The Oxford Book of Ballads - online book

A Selection Of The Best English Lyric Ballads Chosen & Edited by Arthur Quiller-Couch

Home Main Menu Singing & Playing Order & Order Info Support Search Shopping Discounts



Share page  Visit Us On FB

Previous Contents Next
DURHAM FIELD
XLVIII
The Bishop of Durham spoke on hie,
That both partyes might heare: ' Be of good cheere, my merrymen all,
They flyen and changen their cheere! '
XLIX
But as they saidden, see they didden,
They fell on heapes hie; Our Englishmen laid on with their bowes,
As fast as they might drie.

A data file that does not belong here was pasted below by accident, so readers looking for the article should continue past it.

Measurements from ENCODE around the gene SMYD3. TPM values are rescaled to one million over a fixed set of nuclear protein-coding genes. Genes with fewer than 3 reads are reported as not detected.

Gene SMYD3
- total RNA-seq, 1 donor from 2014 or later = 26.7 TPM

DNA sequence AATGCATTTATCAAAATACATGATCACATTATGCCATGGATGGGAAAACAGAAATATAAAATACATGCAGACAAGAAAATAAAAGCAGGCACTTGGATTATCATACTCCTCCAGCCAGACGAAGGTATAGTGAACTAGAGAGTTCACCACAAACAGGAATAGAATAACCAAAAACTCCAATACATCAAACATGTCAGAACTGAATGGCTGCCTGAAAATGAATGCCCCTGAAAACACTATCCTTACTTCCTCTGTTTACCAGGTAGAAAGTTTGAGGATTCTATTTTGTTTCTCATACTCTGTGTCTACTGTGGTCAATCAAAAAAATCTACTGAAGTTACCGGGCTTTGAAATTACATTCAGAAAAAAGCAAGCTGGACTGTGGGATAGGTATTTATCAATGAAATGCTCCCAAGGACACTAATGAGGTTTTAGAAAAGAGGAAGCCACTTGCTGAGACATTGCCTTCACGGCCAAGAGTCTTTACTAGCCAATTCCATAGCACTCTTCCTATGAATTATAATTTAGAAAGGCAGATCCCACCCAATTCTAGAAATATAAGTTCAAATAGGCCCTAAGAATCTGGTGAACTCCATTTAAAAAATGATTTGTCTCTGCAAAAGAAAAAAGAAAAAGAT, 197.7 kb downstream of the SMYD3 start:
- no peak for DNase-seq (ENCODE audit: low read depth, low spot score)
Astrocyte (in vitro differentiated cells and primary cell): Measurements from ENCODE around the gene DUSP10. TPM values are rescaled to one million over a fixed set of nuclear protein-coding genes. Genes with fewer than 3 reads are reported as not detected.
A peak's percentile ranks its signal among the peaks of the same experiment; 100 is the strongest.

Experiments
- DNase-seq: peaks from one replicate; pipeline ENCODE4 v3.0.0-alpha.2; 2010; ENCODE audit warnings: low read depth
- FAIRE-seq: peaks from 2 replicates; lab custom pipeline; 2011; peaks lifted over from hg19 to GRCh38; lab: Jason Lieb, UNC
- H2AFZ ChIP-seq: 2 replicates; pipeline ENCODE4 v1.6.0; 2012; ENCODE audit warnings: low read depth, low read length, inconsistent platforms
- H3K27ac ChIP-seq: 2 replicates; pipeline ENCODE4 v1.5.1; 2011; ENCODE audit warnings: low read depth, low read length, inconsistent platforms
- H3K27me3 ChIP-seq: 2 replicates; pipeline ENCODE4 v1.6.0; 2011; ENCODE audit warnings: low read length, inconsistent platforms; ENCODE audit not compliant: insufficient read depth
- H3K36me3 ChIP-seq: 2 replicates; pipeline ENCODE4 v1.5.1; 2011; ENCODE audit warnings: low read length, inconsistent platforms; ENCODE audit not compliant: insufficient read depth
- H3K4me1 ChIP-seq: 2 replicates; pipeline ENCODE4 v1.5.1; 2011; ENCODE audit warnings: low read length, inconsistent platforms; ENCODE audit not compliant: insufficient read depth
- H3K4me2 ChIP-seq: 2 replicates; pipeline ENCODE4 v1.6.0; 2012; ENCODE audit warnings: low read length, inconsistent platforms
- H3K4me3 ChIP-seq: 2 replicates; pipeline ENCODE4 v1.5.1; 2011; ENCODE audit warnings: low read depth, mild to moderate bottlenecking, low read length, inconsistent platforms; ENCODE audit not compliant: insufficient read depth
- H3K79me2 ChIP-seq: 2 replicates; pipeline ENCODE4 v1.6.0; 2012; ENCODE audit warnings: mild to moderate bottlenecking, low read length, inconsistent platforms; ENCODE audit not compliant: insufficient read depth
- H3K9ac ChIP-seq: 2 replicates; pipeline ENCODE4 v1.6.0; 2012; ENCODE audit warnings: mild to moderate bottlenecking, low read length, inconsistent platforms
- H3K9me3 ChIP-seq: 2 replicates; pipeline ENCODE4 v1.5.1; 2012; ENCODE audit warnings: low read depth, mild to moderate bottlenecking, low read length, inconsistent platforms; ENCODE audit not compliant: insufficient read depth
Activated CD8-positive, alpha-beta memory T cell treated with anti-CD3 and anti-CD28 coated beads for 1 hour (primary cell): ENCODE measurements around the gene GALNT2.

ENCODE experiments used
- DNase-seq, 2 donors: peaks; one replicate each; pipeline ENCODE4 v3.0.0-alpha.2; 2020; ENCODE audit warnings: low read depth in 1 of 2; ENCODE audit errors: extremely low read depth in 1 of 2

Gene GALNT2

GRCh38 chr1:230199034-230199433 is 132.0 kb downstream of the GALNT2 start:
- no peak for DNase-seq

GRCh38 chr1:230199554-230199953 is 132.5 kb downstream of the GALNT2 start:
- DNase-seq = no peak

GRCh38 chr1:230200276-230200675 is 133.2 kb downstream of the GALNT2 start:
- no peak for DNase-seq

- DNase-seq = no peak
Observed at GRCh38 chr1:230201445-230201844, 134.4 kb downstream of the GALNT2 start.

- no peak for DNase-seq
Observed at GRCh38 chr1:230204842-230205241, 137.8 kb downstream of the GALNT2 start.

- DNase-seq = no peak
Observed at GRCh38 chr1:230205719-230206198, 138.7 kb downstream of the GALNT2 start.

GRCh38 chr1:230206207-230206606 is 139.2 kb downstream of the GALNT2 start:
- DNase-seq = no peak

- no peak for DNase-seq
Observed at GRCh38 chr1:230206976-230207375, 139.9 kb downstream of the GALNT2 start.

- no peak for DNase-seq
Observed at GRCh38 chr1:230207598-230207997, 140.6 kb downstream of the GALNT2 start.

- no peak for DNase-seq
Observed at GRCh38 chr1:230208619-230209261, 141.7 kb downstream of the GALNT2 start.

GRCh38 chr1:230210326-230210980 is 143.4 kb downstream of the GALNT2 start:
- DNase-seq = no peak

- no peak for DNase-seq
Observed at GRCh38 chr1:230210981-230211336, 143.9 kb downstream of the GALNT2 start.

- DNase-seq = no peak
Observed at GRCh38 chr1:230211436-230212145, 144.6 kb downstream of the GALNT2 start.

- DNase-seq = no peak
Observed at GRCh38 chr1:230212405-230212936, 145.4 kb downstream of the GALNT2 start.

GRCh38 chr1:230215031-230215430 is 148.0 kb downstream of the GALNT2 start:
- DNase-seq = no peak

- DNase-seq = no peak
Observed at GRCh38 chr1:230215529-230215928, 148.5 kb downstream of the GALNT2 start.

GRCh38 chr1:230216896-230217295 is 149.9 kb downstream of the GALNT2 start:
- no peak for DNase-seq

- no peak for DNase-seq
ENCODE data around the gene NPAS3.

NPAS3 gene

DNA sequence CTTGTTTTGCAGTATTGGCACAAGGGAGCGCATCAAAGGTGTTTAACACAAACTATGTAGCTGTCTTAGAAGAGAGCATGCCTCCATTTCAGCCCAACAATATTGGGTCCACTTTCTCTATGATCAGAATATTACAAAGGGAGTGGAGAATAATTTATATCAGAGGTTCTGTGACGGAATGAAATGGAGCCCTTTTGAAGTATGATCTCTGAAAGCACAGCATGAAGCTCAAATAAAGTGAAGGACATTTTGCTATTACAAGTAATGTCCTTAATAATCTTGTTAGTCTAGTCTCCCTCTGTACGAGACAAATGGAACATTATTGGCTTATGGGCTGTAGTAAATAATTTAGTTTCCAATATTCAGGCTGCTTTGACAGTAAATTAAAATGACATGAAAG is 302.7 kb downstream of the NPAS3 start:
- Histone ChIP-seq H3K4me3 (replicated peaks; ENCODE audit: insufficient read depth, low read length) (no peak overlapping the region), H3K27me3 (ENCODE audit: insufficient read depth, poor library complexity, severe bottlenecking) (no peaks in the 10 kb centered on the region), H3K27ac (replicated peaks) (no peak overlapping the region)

L
The King of Scotts in a study stood
Amongst his companye; An arrow stoke him thoro' the nose,
And thoro' his armorye.
LI
The King went to a marsh-side
And light beside his steede; He leaned him downe on his swordhilts,
To let his nose bleede.
LII
There follow'd him a yeaman of merry England, His name was John of Coplande :
' Yeeld thee, traytor ! ' saies Coplande then, ' Thy life lies in my hand.'
Liir ' How shold I yeeld me,' sayes the King,
' And thou art noe gentleman ?' ' Noe, by my troth,' sayes Copland there,
' I am but a poore yeaman.
Previous Contents Next